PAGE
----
US manufacturers expected to fill 4m jobs by 2030

8 June 2022

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While MODEX 2022 is now well behind us and we look forward to the next MHI (Material Handling, Logistics and Supply Chain Association) US event, there were some important findings to take away from the tradeshow, where MHI launched its ‘Evolution to Revolution’ 2022 Annual Industry Report, in conjunction with Deloitte.

Confirming the Covid pandemic resulted in unprecedented supply chain disruption and shortages, John Paxton, CEO, MHI said now is the time to take the lessons learned and use them to invest in the right technology to mitigate future disruption and respond to future speed and transparency demands.

“Supply chain leaders have never been in a better position to drive impactful and lasting change for the industry. With the white-hot media spotlight chronicling the after-effects of the pandemic, the importance of supply chain is finally coming into focus in boardrooms across the world,” said Paxton.

The report claims current average lead times for production materials have climbed to 97 days, a 45% increase over the past year alone. and capital equipment lead times now average 173 days.

This increase in lead times is having a ripple effect across the entire value chain, leading to supply disruptions and rising costs for manufacturers and end-consumers alike – and triggering continued shortages and inflation.

“Supply chains are becoming more and more a technology-driven industry. While firms have not adopted some technologies as quickly as they thought they would back in 2014 or 2015, what we are seeing now is a big jump in these investments. Where we used to say evolve or die what we now say is transform or die,” said Thomas Boykin, consulting LLP, Deloitte.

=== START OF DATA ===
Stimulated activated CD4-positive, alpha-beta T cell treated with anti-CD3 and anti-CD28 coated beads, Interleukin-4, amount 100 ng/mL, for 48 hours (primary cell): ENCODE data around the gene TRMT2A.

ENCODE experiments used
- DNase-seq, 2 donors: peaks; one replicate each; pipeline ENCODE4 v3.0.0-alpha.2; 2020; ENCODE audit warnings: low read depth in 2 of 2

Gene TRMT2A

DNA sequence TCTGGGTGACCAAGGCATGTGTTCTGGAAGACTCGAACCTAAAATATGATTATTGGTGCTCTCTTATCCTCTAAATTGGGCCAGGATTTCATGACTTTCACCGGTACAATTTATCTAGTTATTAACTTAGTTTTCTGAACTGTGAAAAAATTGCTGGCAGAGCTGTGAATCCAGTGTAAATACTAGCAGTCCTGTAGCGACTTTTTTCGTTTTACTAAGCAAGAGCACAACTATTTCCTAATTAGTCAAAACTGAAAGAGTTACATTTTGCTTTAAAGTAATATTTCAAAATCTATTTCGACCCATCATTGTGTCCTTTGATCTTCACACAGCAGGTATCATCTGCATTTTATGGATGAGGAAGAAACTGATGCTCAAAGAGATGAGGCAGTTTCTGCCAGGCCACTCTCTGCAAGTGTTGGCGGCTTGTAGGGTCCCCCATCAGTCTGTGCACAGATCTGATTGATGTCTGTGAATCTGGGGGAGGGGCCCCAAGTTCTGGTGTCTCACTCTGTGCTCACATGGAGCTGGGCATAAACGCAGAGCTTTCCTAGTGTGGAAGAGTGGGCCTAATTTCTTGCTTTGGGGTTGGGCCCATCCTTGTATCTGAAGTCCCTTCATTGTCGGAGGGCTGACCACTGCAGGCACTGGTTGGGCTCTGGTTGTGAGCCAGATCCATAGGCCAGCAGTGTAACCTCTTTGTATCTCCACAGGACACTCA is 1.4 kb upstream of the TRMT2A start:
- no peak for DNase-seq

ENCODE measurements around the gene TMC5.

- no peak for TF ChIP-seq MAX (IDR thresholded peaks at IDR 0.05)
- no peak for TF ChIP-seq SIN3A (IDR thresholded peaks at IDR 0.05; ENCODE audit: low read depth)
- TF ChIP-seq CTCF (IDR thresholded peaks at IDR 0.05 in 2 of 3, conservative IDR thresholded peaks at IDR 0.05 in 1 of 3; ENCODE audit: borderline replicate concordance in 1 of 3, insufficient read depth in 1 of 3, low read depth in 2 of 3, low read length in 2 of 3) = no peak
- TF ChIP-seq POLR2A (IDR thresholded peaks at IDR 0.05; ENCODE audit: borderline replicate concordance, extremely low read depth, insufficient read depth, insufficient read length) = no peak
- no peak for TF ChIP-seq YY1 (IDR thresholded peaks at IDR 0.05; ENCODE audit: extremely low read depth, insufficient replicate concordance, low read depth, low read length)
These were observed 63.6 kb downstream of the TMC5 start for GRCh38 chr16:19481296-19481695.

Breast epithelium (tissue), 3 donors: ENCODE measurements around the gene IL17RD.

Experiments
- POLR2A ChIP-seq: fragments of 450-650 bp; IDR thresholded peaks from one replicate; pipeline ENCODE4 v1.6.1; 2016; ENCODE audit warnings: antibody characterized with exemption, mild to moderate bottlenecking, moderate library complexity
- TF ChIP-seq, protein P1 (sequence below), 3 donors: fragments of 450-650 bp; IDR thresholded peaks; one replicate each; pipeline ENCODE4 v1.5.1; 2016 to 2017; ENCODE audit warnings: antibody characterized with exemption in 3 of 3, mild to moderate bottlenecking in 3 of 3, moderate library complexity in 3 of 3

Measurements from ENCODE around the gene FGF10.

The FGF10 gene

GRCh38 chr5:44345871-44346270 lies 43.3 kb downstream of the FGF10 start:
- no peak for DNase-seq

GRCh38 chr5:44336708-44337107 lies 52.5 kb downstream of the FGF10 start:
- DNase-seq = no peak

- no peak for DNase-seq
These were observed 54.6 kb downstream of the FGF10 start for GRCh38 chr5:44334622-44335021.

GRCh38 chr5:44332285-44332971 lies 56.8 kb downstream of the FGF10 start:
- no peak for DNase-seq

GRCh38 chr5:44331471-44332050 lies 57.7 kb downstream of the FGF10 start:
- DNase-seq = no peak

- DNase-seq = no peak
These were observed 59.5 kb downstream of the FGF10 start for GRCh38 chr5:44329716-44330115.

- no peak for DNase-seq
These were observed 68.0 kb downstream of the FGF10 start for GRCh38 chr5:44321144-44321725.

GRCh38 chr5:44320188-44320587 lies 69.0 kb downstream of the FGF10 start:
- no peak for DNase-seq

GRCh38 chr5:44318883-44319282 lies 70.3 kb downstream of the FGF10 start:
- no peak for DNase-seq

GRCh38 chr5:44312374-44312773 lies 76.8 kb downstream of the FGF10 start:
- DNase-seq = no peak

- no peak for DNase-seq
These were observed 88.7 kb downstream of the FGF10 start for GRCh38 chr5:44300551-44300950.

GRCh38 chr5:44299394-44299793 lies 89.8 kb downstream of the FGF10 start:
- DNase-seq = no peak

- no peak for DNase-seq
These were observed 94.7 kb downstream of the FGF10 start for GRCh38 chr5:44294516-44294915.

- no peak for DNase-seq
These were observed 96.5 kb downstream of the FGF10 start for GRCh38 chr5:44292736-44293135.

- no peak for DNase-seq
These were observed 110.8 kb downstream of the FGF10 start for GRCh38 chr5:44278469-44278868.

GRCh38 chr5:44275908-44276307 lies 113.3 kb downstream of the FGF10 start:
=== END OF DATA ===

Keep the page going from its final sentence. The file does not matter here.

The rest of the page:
Workforce challenges continue to be a linchpin for supply chains and the perception of working in this industry is a barrier for solving the talent shortage.

US manufacturers are expected to need 4 million jobs filled by 2030, so leaders can create pathways to those jobs by reskilling the existing workforce and engaging with schools and communities to make the case for working in supply chain.

Making a business case for adoption of technologies to optimize supply chains is also becoming a crucial turning point between operational success and failure.

A business case, tied with a strong strategic vision, creates structure and support for the decision process and ensures that decisions are made from benchmark data as opposed to the latest trend.

With supply chain metrics continuing to trend in the wrong direction – and continued disruptions, shortages, and price inflation looming for the foreseeable future MHI says it is more critical than ever for companies to expand investment in digital technologies that can revolutionize their supply chain operations. Now that global supply issues are top-of-mind for businesses and consumers alike, it’s time for supply chains to take action – embracing digital technologies and turning their long-expected potential benefits into reality.

Jennifer Eagle, editor

Jennifer Eagle